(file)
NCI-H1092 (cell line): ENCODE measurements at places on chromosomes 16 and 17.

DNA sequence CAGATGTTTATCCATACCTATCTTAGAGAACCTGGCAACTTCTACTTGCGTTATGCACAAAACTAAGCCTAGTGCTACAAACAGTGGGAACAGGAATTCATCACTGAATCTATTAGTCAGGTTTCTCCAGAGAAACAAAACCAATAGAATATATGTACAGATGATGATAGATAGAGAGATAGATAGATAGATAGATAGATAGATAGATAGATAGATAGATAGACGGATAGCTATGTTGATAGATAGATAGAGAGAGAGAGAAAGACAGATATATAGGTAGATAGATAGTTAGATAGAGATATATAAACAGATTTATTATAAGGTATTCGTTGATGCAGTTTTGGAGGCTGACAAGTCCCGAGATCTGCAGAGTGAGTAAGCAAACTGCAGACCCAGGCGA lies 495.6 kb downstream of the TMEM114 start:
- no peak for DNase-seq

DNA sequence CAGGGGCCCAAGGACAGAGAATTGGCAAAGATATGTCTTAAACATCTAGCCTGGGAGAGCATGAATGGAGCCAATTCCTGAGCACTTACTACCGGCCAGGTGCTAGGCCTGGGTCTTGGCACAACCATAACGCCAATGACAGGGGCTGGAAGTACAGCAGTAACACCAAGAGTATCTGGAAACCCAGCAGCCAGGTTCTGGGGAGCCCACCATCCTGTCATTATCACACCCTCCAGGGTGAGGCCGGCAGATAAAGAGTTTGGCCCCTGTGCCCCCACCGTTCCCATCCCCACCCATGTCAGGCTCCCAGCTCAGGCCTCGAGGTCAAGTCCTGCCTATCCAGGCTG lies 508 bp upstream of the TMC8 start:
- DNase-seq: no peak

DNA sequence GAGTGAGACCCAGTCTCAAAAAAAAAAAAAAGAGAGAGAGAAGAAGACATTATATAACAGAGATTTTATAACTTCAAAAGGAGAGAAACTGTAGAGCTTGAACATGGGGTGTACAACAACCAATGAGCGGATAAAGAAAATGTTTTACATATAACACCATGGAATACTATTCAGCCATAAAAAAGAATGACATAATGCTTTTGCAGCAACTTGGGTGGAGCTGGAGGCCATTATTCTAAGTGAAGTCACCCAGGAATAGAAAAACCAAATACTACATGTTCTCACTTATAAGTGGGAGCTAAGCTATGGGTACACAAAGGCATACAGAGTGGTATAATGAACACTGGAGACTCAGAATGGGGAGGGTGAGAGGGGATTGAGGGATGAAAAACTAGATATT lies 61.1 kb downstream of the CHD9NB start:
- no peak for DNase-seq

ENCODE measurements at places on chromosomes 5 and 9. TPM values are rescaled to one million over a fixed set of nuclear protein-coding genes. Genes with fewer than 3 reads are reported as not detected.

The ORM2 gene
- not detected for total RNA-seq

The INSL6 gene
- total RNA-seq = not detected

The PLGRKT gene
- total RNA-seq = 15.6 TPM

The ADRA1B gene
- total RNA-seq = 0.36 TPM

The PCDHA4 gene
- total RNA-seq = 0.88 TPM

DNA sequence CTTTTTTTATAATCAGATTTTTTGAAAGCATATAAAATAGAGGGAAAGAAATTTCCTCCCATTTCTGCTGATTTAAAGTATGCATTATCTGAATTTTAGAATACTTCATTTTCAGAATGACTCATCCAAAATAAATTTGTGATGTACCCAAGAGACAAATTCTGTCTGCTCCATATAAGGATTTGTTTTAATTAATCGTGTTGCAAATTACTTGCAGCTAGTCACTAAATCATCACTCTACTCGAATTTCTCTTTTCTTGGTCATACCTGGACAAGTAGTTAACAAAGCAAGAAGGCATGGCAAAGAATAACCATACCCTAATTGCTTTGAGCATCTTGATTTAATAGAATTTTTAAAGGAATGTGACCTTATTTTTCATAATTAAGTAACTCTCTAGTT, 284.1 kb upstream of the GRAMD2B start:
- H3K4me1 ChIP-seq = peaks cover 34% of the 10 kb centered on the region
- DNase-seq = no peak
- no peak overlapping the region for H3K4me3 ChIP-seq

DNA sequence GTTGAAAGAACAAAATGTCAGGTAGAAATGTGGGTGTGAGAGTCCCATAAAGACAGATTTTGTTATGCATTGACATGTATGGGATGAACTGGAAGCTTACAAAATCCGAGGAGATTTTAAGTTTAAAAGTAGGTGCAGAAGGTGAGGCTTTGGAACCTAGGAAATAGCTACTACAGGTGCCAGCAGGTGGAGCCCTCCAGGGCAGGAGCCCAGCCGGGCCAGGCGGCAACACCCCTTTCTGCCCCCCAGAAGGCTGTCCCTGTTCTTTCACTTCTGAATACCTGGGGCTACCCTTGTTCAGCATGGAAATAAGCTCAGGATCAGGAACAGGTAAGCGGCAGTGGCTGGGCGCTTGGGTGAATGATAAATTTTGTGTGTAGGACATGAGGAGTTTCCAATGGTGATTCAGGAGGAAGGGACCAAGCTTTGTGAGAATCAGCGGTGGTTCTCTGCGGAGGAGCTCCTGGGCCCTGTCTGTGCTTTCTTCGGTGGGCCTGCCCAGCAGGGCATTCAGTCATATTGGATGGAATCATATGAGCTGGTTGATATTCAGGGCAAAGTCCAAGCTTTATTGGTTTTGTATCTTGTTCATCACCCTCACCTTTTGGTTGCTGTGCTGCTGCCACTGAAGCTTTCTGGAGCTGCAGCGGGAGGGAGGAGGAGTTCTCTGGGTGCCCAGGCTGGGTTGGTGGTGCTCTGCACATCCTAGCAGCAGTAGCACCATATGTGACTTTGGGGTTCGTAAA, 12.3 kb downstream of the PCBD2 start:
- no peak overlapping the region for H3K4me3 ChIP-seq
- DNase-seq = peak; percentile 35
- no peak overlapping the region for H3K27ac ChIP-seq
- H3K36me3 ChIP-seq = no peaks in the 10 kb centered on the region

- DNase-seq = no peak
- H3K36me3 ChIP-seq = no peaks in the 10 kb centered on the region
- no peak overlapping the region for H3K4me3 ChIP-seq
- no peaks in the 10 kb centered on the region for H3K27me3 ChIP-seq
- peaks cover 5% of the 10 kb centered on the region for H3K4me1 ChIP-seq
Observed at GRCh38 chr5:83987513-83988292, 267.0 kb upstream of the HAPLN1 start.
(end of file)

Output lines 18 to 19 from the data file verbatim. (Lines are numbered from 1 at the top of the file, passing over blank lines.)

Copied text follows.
- total RNA-seq = 0.88 TPM

DNA sequence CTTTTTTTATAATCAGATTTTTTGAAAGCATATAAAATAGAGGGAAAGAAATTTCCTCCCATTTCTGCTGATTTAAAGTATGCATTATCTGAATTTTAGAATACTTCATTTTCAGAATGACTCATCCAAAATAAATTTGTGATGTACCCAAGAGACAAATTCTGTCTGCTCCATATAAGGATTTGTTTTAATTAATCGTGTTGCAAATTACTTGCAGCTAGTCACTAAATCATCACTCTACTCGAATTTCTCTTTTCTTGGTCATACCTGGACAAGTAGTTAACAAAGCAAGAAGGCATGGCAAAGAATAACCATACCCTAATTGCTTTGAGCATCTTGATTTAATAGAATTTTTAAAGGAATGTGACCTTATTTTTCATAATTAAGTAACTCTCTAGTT, 284.1 kb upstream of the GRAMD2B start: